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    ive gotta say this column is the favourite ive ever read! the geeks of this world are crying out for a new pointless sandbox game. after all the games that have been released over the years, i will happily spend a fair few hours playing the sims (original) version and i still thouroughly enjoy it! im not a big fan of the 'movie' games, although they have their pro's. one being the main fact that it is a movie game! it is like being part of a high budget blockbuster, that makes it great compared to a movie, not to a sandbox game. the comparison is to broad, its like comparing a banana with a hammer.....?
  4. Silver51

    Silver51 I cast flare!

    24 Jul 2006
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    Did you ever try the Discovery or Rebalance mods for Freelancer? At the time I had some stability issues with Rebalance, but you did get to fly a Minbari cruiser.


  5. Star*Dagger

    Star*Dagger What's a Dremel?

    30 Nov 2007
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    Every gamer wanting a sandbox should Verily hearken unto the Glory that is EVE Online.

    Spend 6 months there, you need about that long to figure things out. It will most likely be the most rewarding (and sometimes frustrating) 6 months of gaming you will ever have.

    Warning: You might never be seen on these forums again, due to fueling your own spacestation, expanding your allainces borders in outlaw space and generally having more fun (and work) than any other game out there.

    EVE is the PhD for gamers who are Gamers. After you have played Freelancer through 5 times and are tired of this or that mod in FPS try it out.

    My biggest regret in EVE is ONLY this: That people hadn't told me earlier.
    It is not for everyone, it is only for people who play games like they are Wars and dont want artificial limitations places upon the Gamers expression of his or her own /insert type/ Personality.

    Looking forward to seeing those who can handle it.

    Yours in Caldari Missile Plasma,
  6. Warbunny

    Warbunny Sssnaaaakkkkeee!

    19 Sep 2008
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    You do make a fair few interesting points in your column, but I have to agree to disagree with a fair few points.

    Firstly, with respect to MMO's, and the whole "questing" system. Since when do you have to do quests to explore Everquest, Eve online or World of warcraft? You can play them in a completeley Ultima online style if thats your cup of tea. (but you might be missing out on the so-called 'richness' of the world by not picking up on the lore that the writers have included) Nobody is forcing you.

    Are you saying that there are not enough games that are non-linear? or are you refering to replayability? Again, you seem to be turning a blind eye to a *few* games. (Sims2, World of Warcraft, Everquest2, Spore, Civ 4, Eve online..) All these games are non-linear in a most ways and play host to many features that add replayability.

    There are a multitude of PC games that are non-linear, but for any game to have a story, then of course it will be mainly linear.
    I do agree though, that the Achievement system is relativley new for PC gamers, but it does force those who would not be willing to explore a world to do so, even if for the wrong reasons.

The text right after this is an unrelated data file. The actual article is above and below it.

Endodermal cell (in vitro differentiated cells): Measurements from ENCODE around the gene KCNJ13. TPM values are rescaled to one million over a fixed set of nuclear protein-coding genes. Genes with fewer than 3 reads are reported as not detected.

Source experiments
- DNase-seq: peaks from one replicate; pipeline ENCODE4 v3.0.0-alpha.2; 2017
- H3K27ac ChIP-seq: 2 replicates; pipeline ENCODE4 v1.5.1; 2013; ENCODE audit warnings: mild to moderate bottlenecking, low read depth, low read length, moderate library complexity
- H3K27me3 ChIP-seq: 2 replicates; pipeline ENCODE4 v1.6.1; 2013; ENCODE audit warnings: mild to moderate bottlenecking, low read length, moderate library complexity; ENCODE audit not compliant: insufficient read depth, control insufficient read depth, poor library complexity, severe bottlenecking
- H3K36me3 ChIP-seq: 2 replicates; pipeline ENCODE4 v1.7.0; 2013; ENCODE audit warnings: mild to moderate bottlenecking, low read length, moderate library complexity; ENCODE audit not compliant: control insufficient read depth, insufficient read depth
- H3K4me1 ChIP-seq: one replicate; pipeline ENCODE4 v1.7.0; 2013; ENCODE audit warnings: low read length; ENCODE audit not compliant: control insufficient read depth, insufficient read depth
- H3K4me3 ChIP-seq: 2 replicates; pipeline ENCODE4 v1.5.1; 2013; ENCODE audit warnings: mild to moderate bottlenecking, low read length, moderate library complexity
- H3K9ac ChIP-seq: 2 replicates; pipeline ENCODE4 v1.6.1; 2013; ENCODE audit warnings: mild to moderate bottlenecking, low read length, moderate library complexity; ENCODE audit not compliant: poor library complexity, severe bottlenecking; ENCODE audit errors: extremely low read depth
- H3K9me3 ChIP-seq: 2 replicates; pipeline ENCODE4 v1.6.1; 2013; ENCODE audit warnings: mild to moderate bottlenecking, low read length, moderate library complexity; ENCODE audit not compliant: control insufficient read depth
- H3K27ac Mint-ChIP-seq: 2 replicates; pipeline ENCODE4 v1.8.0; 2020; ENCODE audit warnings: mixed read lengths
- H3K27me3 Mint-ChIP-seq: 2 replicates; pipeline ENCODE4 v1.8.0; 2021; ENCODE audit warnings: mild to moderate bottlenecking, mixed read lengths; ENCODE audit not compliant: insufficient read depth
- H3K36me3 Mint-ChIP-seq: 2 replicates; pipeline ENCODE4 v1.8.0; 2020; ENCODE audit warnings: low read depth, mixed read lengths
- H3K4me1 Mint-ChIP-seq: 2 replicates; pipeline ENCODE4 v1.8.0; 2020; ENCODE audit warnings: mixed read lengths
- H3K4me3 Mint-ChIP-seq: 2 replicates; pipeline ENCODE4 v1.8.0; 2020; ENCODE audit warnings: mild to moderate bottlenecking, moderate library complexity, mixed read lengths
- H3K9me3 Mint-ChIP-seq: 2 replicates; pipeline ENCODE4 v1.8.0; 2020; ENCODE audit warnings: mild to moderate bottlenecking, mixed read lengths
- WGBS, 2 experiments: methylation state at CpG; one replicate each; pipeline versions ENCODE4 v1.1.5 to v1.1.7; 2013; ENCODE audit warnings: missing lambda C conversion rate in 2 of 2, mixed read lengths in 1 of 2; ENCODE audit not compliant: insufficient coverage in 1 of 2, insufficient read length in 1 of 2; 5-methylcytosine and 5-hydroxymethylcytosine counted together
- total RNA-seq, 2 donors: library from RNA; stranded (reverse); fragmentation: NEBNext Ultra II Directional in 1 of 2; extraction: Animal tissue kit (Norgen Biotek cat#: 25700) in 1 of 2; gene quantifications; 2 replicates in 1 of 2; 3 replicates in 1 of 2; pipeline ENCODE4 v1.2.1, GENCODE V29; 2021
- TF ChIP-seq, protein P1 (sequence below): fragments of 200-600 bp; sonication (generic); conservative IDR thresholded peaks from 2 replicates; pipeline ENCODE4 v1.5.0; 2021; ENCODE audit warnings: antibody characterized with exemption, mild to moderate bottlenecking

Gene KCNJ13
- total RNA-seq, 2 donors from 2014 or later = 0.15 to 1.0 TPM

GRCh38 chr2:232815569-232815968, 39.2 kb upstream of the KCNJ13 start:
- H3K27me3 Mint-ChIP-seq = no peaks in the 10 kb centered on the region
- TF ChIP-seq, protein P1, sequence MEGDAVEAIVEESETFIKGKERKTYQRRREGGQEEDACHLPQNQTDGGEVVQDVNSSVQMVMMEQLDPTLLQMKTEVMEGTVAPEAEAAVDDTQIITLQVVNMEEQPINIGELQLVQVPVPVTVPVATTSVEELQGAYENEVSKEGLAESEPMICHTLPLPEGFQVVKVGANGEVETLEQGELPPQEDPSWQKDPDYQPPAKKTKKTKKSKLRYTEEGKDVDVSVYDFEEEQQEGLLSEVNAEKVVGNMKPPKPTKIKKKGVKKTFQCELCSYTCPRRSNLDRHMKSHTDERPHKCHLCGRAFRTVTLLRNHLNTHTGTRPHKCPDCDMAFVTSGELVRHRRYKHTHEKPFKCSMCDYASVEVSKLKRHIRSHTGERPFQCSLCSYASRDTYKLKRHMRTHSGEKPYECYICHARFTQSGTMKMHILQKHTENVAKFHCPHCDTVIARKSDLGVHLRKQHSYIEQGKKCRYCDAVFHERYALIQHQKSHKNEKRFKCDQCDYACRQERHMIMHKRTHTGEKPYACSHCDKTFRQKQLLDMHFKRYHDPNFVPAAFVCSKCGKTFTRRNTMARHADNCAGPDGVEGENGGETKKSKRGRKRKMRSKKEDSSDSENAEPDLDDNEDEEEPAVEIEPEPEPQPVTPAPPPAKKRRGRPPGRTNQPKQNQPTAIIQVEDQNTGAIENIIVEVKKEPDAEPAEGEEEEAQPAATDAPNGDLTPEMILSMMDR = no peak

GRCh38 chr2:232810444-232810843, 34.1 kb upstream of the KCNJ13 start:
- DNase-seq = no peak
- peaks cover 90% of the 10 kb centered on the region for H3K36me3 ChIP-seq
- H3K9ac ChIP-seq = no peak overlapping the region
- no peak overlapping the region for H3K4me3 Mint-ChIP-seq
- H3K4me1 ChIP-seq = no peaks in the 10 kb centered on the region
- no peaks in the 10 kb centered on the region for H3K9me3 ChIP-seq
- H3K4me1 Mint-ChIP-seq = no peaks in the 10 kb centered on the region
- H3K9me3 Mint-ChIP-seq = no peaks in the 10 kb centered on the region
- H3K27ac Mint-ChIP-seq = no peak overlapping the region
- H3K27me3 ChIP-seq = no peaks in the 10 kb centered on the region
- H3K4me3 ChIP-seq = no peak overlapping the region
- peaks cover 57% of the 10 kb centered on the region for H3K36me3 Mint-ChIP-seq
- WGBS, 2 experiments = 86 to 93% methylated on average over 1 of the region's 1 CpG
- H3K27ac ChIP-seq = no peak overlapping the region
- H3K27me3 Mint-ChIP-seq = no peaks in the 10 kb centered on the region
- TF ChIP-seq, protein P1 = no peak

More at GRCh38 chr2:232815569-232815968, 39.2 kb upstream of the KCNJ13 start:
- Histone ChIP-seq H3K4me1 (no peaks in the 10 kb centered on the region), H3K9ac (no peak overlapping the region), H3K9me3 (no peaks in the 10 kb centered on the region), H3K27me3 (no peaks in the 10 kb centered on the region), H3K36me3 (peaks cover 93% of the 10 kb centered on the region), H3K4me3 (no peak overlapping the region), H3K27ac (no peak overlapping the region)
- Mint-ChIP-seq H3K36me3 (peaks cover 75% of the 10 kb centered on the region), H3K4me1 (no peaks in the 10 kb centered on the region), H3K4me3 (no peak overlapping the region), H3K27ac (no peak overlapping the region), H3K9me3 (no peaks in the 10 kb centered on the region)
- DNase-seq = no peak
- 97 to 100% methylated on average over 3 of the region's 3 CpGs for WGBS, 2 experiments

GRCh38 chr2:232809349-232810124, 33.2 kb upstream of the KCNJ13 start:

7. seveneleven

    seveneleven What's a Dremel?

    26 Dec 2007
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    I'm beginning to think the Bit-tech crew don't even work together.I mean how can Mr Martin blame a game for it's steep learning curve and LACK of tutorial (and ultimately LOWER its score because of that) and then Mr Harris (or some other columnist) write the article at hand?!With all due respect to different oppinions this is just dumb.
  8. Cthippo

    Cthippo Can't mod my way out of a paper bag

    7 Aug 2005
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    Cliff doesn't work for Bit, he's a game developer who occasionally writes columns. He is in no way affiliated with bit, except that they sometimes publishes what he has to say.

    I think there needs to be a balance for most people. Pure sandbox is fun, for a while, but then it gets to be just more of the same. It needs a plot or plots to keep it all going. I think the closest anyone has come to perfection in this balancing act was Stalker. The game was divided into three zones and you had to accomplish certain things to get to the next zone, but within a zone you could go anywhere and do anything, follow the excellent plot line, spend your time grinding for items or stats, or just go exploring. My only complaint was in the economics. Despite the fact that you could easily get a godawful amount of money, but there really wasn't that much that was worth buying. With better economics and maybe some better side quests, it could have been a truly superlative game. I hope someday they make a Stalker MMO.
  9. gmarappledude2

    gmarappledude2 What's a Dremel?

    16 Sep 2008
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    It is interesting! the only game which has ever lead to an RL holiday 6500 Miles from home!
  10. Xir

    Xir Modder

    26 Apr 2006
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    don't remember if it was freelancer or starlancer...but when finishing the quests (an the story line) you'd only traveled through about a fifth of the universe...
    The rest was up to you!

    Sounds great, but there really wasn't a lot to discover...just more of the same pirates.
    It probably was supposed to become MMO but the plug was pulled.

    EVE was great (did the Beta) but for me it was way too expensive...well when it started anyway, don't know how the pricing in europe is today.
  11. SinxarKnights

    SinxarKnights Minimodder

    21 Jan 2007
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    Hehe, after reading.. UO is what comes to mind. Ah.... what good times. To bad it turned all neon and everyone is scared of pvp.